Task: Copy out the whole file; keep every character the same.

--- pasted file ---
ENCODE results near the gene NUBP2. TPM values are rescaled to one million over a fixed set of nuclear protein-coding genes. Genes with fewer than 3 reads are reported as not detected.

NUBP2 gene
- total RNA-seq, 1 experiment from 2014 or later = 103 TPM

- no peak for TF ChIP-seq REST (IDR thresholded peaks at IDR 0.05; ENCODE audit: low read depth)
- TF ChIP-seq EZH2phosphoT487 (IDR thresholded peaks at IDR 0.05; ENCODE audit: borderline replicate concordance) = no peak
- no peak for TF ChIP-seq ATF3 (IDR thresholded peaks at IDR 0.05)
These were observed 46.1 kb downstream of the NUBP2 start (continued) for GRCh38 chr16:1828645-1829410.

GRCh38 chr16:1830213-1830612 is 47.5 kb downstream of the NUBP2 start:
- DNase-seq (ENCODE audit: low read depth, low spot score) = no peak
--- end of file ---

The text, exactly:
ENCODE results near the gene NUBP2. TPM values are rescaled to one million over a fixed set of nuclear protein-coding genes. Genes with fewer than 3 reads are reported as not detected.

NUBP2 gene
- total RNA-seq, 1 experiment from 2014 or later = 103 TPM

- no peak for TF ChIP-seq REST (IDR thresholded peaks at IDR 0.05; ENCODE audit: low read depth)
- TF ChIP-seq EZH2phosphoT487 (IDR thresholded peaks at IDR 0.05; ENCODE audit: borderline replicate concordance) = no peak
- no peak for TF ChIP-seq ATF3 (IDR thresholded peaks at IDR 0.05)
These were observed 46.1 kb downstream of the NUBP2 start (continued) for GRCh38 chr16:1828645-1829410.

GRCh38 chr16:1830213-1830612 is 47.5 kb downstream of the NUBP2 start:
- DNase-seq (ENCODE audit: low read depth, low spot score) = no peak